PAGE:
A favorite show of mine, Forbidden Broadway, has been satirizing Broadway lovingly for a generation. One of its vintage parodies happens to be a hilarious send-up of the dizzying Sturm und Drang of Les Misérables, now taken much further by Urinetown. A more recent Forbidden Broadway sketch is a sidesplitting satire of the cutesy, sexless melodrama of The Lion King. One of the most inspired, lunatic scenes in Bat Boy, another of the recent new ”anti-musicals,” is its sentimental love duet that dissolves into a bucolic Lion King fairyland where all these cuddly F.A.O. Schwarz animals romp onstage to hump each other silly.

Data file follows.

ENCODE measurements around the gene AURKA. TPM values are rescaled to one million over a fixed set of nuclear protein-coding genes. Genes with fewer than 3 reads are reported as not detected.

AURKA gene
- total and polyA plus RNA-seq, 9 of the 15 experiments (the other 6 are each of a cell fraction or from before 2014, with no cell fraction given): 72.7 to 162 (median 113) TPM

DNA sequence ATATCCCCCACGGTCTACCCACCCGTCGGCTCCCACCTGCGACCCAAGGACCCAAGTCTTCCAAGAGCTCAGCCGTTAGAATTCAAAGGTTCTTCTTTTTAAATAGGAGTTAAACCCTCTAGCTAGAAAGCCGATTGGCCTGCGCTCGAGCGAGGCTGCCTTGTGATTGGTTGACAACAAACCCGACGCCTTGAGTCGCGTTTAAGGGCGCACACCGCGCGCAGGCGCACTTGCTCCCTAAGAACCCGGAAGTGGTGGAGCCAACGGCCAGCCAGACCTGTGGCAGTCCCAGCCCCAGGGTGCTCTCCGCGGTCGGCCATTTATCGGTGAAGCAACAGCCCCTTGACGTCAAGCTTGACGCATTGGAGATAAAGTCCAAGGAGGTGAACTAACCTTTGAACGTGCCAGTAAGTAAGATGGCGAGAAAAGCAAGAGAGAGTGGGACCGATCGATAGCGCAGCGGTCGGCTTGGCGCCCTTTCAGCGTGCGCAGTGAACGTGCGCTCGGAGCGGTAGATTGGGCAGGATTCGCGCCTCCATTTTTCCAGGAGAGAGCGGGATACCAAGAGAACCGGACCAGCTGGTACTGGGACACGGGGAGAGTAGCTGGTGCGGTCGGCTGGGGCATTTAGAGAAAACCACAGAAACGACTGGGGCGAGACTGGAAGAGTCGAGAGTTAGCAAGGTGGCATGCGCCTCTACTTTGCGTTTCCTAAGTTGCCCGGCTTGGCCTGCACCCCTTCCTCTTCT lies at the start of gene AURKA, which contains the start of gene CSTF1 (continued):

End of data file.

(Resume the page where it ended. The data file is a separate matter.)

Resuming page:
The creators of Urinetown belong to the generation that can’t buy into sappy Disney products or big social-conscience musicals like Miss Saigon singing and dancing to woe on Broadway. Baz Luhrmann’s frantic sendup of movie musicals, Moulin Rouge, is another example of the ironic genre, and a poor one. It’s MTV crossed with kitschy Bollywood. But when it satirizes The Sound of Music, it’s behind even the times of the sing-along version that’s heaven to affectionate parodists and fancy-dress nuns. And when it plays it romantically straight, Moulin Rouge turns to good old middle-of-the-road, saccharine Elton John.

But irony allows Urinetown to be charmingly bad deliberately. It’s a deft strategy, a preemptive defense made clear from the outset, when Officer Lockstock says to Little Sally, the intolerably kindhearted waif, that audiences are happier with simple messages-“and it’s easier to write.”